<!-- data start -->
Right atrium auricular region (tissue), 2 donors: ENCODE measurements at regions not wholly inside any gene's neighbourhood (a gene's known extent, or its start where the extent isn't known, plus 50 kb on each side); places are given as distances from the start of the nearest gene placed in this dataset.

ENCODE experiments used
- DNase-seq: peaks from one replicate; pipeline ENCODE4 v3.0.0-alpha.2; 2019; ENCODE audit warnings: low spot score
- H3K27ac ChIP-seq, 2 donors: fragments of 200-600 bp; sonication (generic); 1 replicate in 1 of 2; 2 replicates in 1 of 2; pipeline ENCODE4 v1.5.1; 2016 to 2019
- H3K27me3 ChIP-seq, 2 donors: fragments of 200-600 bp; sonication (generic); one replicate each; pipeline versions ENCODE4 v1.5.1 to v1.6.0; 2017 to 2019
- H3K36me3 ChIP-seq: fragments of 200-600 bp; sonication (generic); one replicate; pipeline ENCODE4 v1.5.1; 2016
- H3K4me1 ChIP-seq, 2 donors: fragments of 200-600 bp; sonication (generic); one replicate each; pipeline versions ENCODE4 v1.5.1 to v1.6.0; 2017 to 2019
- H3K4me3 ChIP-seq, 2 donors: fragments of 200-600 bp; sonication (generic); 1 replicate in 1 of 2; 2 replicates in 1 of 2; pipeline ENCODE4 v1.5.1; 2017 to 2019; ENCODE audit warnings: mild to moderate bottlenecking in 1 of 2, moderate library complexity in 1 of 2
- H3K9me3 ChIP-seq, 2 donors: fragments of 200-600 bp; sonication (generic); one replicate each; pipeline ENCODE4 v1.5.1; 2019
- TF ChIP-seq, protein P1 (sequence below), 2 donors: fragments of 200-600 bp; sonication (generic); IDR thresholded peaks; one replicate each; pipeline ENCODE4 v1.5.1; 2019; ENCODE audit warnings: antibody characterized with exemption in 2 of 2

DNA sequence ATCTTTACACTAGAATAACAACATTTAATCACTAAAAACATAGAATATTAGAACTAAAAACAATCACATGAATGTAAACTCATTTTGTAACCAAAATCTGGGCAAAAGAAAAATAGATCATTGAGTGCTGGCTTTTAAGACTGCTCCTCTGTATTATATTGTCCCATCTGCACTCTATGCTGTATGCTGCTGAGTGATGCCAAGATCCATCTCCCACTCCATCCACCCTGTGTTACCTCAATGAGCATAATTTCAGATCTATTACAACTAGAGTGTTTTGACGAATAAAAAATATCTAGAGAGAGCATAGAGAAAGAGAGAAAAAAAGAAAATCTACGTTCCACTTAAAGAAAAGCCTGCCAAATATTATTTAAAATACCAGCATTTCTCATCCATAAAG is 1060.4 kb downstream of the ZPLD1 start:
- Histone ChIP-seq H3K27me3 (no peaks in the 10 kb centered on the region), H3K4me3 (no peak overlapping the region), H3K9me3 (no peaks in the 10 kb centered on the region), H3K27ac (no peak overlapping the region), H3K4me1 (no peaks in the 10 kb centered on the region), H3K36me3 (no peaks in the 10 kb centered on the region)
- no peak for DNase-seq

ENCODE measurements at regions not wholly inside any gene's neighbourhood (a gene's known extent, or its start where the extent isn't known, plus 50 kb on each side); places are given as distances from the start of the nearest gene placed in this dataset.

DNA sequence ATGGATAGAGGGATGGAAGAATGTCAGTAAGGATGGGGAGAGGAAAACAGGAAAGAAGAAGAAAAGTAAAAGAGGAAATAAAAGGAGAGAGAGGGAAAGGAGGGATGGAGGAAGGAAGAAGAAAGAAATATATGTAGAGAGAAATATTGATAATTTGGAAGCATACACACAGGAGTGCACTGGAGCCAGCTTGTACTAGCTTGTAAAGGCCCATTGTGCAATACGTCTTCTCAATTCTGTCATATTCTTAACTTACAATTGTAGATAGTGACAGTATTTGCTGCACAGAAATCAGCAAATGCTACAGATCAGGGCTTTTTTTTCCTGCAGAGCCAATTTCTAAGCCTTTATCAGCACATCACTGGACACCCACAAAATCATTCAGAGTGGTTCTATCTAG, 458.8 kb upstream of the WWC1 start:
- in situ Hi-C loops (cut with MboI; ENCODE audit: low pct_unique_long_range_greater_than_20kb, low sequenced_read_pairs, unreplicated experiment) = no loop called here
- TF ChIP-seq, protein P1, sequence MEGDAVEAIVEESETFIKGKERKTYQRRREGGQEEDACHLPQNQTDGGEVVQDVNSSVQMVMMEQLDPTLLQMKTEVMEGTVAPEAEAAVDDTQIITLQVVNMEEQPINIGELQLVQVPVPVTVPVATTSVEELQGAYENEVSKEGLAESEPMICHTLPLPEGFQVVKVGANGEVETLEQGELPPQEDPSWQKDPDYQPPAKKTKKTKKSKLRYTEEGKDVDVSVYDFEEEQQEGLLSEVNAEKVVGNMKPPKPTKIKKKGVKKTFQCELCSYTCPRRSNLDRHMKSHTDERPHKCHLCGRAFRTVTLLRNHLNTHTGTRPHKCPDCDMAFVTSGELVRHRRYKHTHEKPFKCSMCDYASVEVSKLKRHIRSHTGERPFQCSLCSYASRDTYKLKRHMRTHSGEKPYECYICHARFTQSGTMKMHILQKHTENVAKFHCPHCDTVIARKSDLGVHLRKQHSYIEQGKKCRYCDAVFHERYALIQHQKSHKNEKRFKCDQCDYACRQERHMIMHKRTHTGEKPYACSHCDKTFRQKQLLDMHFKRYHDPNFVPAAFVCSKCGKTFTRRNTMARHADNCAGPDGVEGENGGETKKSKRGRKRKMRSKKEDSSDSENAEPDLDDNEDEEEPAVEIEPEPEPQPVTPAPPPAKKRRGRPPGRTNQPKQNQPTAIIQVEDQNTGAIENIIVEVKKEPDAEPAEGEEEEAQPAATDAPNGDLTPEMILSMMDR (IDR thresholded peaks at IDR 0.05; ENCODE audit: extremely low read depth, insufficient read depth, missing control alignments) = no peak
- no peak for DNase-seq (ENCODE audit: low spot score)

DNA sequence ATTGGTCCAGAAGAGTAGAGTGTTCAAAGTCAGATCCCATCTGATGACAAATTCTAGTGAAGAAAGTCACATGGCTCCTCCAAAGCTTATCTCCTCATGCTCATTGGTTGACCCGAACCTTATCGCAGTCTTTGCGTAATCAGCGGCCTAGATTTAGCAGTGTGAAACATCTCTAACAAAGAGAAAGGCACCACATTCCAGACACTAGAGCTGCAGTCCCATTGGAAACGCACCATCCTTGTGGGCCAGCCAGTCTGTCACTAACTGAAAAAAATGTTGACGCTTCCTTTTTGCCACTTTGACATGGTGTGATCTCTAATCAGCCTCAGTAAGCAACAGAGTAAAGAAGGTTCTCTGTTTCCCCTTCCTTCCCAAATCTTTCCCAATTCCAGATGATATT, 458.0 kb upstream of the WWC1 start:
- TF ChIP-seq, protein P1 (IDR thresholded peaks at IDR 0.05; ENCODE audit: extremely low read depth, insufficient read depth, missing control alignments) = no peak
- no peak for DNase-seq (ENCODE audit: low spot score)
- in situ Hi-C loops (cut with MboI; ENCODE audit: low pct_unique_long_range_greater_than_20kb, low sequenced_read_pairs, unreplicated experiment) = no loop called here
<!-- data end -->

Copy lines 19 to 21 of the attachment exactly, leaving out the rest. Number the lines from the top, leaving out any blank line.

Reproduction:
DNA sequence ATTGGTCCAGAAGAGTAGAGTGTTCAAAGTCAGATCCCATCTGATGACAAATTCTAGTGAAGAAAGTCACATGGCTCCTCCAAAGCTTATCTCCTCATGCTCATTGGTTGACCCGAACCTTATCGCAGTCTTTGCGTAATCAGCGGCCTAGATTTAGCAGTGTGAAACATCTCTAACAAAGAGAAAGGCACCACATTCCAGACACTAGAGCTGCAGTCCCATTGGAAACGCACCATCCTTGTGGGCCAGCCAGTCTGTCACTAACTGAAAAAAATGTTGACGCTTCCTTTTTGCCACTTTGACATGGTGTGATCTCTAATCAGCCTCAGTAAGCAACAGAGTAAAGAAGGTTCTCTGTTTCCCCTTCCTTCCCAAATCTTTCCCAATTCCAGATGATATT, 458.0 kb upstream of the WWC1 start:
- TF ChIP-seq, protein P1 (IDR thresholded peaks at IDR 0.05; ENCODE audit: extremely low read depth, insufficient read depth, missing control alignments) = no peak
- no peak for DNase-seq (ENCODE audit: low spot score)